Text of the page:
A new study found that, even though people think that their ability to get a decent amount of sleep is prevented by the artificial light coming from smartphones, tablets, laptops and other modern technology devices, people in prehistoric time got similar amounts of sleep.
For their study, the researchers looked at hunter-gatherers from three different societies located in South America and in Africa. On average, these people slept less than six and a half hours a night, compared with people from industrialised societies who slept seven to eight hour per night on average.
“We find that contrary to much conventional wisdom, it is very likely that we do not sleep less than our distant ancestors,” Jerome Siegel, a sleep researcher at the University of California, Los Angeles, said.
In the study, the researchers looked at the sleep patterns of 94 people who lived in the following hunter-gatherer societies: the San of Namibia, the Hadza of Tanzania, and the Tsimane of Bolivia. Since these people tend to live their lives much like prehistoric humans did, the scientists thought that they may reflect the sleeping habits of people who lived thousands of years ago.
Scientists collected data on the hunter-gatherer societies over a 1,165- day period. After analysing it, they found that despite genetic, environmental, and historical differences amongst the people in the three societies, they all had similar sleeping habits.
The hunter-gatherers from the three groups all went to sleep about three hours after sunset, and not as soon as it got dark outside. According to Siegel, some night-time activities included eating dinner, making plans for the next day, making new arrows, and so on.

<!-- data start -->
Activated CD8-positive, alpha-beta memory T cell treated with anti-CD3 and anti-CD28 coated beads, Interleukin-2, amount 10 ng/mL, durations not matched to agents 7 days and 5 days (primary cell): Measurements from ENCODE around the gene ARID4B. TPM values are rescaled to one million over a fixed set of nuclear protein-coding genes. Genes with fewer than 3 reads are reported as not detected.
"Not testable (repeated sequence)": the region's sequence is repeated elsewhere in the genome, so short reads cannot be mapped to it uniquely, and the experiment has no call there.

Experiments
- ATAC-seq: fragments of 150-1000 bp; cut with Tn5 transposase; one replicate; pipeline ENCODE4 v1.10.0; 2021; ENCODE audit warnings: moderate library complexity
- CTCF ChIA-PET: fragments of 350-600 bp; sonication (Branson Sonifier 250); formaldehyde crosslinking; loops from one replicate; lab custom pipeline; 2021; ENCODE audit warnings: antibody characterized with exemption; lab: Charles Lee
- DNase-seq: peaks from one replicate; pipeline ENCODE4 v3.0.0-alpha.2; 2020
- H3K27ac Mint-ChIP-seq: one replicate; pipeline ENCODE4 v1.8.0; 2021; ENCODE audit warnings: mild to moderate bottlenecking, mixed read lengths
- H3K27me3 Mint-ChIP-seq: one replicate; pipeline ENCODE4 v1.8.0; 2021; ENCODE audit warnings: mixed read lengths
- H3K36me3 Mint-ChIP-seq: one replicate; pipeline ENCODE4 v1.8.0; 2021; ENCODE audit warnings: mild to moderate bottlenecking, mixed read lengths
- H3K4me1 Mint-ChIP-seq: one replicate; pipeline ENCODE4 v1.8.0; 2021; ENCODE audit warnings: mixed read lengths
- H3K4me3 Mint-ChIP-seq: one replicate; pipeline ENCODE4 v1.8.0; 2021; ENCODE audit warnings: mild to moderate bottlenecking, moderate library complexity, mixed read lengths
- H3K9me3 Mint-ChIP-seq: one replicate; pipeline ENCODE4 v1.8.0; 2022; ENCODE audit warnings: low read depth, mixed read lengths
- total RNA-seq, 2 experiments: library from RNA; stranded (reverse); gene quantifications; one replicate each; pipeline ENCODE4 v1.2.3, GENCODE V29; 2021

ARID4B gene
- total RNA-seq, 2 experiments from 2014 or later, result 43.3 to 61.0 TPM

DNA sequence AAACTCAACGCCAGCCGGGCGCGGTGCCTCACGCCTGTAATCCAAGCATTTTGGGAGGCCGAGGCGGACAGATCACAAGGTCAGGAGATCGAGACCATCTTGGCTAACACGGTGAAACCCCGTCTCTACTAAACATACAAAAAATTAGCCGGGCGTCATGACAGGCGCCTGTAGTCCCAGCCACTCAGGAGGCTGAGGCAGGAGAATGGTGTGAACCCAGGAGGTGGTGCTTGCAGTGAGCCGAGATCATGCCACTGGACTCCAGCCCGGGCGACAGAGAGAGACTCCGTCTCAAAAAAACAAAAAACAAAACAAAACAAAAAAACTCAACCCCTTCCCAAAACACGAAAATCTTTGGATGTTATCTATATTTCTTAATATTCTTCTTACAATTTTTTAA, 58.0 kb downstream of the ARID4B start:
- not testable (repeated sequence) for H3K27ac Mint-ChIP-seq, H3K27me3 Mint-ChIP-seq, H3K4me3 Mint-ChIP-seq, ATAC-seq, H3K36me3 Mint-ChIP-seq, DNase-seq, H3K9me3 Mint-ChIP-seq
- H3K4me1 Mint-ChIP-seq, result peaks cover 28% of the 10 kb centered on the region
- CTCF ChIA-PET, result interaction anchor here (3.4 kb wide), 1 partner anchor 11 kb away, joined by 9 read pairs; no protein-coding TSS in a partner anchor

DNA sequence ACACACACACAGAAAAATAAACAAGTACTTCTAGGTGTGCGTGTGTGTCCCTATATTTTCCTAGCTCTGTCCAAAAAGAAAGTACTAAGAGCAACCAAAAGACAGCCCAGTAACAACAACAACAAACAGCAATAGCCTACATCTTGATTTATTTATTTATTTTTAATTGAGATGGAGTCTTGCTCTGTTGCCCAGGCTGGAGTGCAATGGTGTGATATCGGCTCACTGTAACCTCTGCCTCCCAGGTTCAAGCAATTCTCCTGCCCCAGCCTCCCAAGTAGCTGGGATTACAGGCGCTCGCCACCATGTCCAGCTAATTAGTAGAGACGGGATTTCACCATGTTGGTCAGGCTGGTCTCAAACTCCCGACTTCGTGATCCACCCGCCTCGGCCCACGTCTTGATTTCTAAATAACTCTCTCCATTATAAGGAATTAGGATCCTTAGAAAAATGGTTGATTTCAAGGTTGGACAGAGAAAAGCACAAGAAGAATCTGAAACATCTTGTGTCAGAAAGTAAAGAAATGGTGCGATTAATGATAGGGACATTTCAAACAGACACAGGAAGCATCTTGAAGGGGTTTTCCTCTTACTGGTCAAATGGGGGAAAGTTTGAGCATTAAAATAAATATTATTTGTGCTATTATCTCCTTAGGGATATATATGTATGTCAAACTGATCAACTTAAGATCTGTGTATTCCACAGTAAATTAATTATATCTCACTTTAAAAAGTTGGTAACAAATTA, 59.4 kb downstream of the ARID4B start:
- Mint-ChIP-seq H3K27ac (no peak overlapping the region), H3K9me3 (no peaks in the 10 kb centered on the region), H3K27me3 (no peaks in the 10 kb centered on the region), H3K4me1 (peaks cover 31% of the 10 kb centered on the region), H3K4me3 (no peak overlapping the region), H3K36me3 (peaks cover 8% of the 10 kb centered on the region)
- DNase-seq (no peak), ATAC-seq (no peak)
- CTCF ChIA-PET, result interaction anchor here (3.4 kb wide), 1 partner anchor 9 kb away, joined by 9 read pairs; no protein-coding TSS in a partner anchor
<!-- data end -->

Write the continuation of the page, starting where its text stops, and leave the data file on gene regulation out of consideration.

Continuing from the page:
Researchers found one big difference between the three hunter-gatherer groups and the people living in industrialised societies. Only 1.5 to 2.5 of the hunter-gatherers experienced insomnia, compared with 10 to 30 percent of the people living in industrialised societies who suffered from chronic insomnia. The Tsimane and the San people did not have a word to describe the concept of insomnia, that is how rare the condition was there.
The scientists also found that the temperature had a lot to do with how long the hunter-gatherers slept. For instance, during winter – when the temperatures were lower – they slept about an hour more than in the summer. Siegel says that in natural conditions, humans tend to sleep more when the temperatures are declining.
There is a possibility that stimulating elements from the natural environment – in this case the temperature – may help treat insomnia, the researchers say.
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